TUNISIA

Sugar dolls: the new target of Tunisia's religious hardliners

 The Muslim world celebrated the Hegira New Year on Tuesday. For people living in the Tunisian town of Nabeul, it’s the perfect occasion to celebrate by confecting sugar dolls of all kinds of different colors. But the sweet tradition is no longer to everyone’s taste.

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The Muslim world celebrated the Hegira New Year on Tuesday. For people living in the Tunisian town of Nabeul, it’s the perfect occasion to celebrate by confecting sugar dolls of all kinds of different colors. But the sweet tradition is no longer to everyone’s taste.

 

In Tunisia, religious festivals are often celebrated with specific culinary traditions. In Nabeul, a town based around 80 kilometers south-east of the capital Tunis, every New Year the market stalls are overflowing with figurines made from sugar and decorated in bright, vivid colors. Miniature horses and knights are offered to the boys, while the girls are given dolls. But this year, the festivals have been overshadowed by the growing clamor of religious hardliners. Certain imams have advocated the eradication of this tradition, which they consider to be contrary to the principles of Islam.

 

 

Photo posted by our Observer Anis Lassoued.

 

November 5, 2013 corresponds to the first day in the year 1435 of the Hegira in the Islamic calendar: the day marks the exodus of the prophet Muhammed from the town of Mecca in modern Saudi Arabia to nearby Medina, called Yathreb at the time. It was there that Muhammed would set up the world’s first Muslim community.

"Sugar dolls are a symbol of openness and tolerance"

Anis Lassoued is a film-maker who produced a film in 2004 about the tradition of sugar dolls.

 

The tradition of sugar dolls is a pagan Nabeul tradition that goes back several centuries. And with the coming of Islam, this tradition was assimilated by the religion and is now linked to the Hegira New Year. Sugar dolls aren’t only intended for children, they also have their place alongside adults. Traditionally in Nabeul, when a man asks a woman to marry him, he also brings her a very big sugar doll.

 

Photo posted on the Facebook page Poupée de sucre de Nabeul.

 

In 2004, I produced a film that explained the origins of the tradition to the town’s residents in order to get them more attached to it. That’s when we decided to set up a sugar dolls festival. Every year, at the same time as the Hegira New Year, the town’s children go to the workshops where they watch the dolls being confected, then decorate one and take it home with them. It’s also an opportunity to educate the children by teaching them to resist temptation because these sugar dolls aren’t meant to be eaten, they’re only meant to serve as decoration. Delegations from various countries around the world have been here, and we’ve even been awarded a ‘best doll’ prize.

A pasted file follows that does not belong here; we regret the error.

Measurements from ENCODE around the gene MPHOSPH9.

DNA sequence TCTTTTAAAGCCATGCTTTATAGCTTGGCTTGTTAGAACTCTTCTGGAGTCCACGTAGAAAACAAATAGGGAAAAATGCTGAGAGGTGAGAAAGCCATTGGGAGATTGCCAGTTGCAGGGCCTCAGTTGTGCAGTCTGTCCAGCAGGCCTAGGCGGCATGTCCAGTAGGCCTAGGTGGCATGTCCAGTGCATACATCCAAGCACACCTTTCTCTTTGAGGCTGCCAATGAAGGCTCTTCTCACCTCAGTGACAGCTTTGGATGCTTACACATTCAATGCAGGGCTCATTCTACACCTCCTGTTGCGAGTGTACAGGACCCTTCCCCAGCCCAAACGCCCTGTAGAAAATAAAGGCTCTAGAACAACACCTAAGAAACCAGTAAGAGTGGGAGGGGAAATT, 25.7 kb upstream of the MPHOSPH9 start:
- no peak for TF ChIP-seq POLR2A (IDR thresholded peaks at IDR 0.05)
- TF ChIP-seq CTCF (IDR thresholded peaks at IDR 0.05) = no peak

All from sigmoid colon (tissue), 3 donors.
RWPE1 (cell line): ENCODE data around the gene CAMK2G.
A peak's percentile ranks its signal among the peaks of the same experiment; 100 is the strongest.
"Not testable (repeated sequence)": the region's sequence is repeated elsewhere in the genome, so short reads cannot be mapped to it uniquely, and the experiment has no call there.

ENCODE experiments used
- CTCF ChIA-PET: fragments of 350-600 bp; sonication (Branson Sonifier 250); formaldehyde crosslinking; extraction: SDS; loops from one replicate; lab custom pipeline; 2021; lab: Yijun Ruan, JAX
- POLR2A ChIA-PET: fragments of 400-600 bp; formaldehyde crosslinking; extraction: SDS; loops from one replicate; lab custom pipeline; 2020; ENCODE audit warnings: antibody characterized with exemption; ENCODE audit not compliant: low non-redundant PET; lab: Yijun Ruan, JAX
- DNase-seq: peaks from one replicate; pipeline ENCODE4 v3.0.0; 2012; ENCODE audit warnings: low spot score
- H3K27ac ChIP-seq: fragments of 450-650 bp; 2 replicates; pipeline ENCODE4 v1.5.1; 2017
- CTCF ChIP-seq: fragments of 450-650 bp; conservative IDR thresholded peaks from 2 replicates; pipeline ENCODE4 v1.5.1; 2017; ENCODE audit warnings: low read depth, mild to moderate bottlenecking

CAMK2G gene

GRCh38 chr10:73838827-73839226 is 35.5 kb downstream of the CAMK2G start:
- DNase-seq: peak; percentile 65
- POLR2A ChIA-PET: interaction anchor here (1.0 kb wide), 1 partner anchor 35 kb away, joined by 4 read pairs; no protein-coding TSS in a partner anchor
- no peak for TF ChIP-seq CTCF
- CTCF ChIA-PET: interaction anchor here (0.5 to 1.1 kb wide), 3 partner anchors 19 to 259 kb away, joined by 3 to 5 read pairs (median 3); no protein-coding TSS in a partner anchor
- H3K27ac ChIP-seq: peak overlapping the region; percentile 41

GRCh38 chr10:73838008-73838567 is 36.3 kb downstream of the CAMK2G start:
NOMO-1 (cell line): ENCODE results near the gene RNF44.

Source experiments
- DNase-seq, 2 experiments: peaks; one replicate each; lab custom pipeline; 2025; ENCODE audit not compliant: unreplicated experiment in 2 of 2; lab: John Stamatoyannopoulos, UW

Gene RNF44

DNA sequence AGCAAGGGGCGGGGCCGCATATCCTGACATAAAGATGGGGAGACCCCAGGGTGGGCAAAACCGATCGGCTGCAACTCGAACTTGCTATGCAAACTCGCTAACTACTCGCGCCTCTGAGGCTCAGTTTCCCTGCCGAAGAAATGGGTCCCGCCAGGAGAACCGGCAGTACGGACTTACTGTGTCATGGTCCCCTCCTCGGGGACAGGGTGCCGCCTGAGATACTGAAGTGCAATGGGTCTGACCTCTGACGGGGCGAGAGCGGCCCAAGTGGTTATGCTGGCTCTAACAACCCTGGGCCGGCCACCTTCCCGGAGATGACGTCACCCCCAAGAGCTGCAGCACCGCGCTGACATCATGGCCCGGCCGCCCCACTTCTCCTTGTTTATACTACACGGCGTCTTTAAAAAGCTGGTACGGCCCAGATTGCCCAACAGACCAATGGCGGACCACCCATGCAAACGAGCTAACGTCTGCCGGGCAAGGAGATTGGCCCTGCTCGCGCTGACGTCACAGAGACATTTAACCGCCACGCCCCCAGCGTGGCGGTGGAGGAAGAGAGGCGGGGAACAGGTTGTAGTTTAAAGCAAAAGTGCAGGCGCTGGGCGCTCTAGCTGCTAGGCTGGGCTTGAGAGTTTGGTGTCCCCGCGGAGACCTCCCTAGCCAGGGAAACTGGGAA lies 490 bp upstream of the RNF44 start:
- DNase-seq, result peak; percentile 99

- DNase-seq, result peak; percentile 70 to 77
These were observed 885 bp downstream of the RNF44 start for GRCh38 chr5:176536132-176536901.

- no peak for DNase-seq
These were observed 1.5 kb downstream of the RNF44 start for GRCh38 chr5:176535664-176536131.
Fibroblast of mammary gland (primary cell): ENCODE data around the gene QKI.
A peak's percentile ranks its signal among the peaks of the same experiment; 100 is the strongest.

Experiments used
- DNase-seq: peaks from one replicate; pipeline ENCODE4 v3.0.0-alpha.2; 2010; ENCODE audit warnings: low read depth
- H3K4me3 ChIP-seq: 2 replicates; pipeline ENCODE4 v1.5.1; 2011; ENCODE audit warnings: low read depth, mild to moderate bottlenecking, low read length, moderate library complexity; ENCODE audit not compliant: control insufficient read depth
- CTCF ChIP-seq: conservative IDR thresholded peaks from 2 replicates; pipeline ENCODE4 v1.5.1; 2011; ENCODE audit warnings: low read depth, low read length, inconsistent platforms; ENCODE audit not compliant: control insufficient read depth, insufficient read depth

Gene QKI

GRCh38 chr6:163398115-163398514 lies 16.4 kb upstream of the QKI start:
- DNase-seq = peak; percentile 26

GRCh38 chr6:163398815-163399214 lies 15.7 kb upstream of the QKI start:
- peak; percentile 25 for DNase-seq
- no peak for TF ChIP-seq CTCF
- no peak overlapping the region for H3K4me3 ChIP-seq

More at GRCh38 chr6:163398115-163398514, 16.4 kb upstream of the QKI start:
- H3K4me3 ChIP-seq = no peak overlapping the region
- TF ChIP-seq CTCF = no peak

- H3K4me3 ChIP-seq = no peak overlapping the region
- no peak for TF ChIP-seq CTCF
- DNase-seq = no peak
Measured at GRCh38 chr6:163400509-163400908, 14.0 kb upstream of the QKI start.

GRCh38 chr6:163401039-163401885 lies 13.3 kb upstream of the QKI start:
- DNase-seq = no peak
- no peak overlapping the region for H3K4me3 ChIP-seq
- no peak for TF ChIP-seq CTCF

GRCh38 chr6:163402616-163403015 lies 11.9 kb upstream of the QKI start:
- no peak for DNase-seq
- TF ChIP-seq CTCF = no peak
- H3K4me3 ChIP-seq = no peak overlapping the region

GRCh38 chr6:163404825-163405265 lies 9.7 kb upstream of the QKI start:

"Some religious people reject everything that pertains to images or representations"

 

This year, I was surprised and saddened by the decision of the organisation committee not to hold the festival. Some of the imams of the town denounced the tradition during their sermons because they consider it heretical and called for its eradication. These people reject everything that pertains to images or representations, because in their eyes that echoes pagan cults. With the current climate of tension and insecurity in the country, the organisers preferred not to tempt fate.

 

Photo posted on the Facebook page Poupée de sucre de Nabeul.

 

The impact of these calls could also be seen at the New Year market, where far less was on offer and there were less customers than normal.

 

For me, sugar dolls can even be considered symbols of openness and tolerance. Up until now, they’ve shown how a pagan tradition could accommodate itself to religion and find its place there, so that there isn’t a rupture between culture and belief. It’s sad that people are trying to get rid of a traditional that brings so much joy to our children.

"These hard-line ideas are taught in front of mosques and presented as a return to true Muslim identity"

Safa is a 19 year-old IT student in Nabeul.

 

Since last year, we began to hear people challenging our traditions and calling them ‘bid’ah’ [heresy]. It’s true that celebrating the Hegira New Year with sugar dolls isn’t a Muslim tradition, but I don’t see anything evil about that, seeing that it doesn’t do anything to undermine the true essence of the faith!

 

It’s definitely youths who relay the discourse of religious hardliners. Every Thursday, meetings take place in front of certain mosques in the town. Competitions are organized with little presents for an added incentive, all in order to attract young people. It’s during these meetings that they’re taught these hard-line ideas which are presented as a return to the sources of true Muslim identity. And even if you try to convince these people the opposite, they don’t listen to you. In fact, they won’t even debate the subject.

 

Despite a certain influence of religious hardliners, I still have hope and don’t worry for the town’s traditions. I think that the elders would care too much for their traditions to just stand by and not do anything. They know how to be the keepers of our collective memory.

 

Photo posted by our Observer Anis Lassoued.

Article written with France 24 journalist Sarra Grira.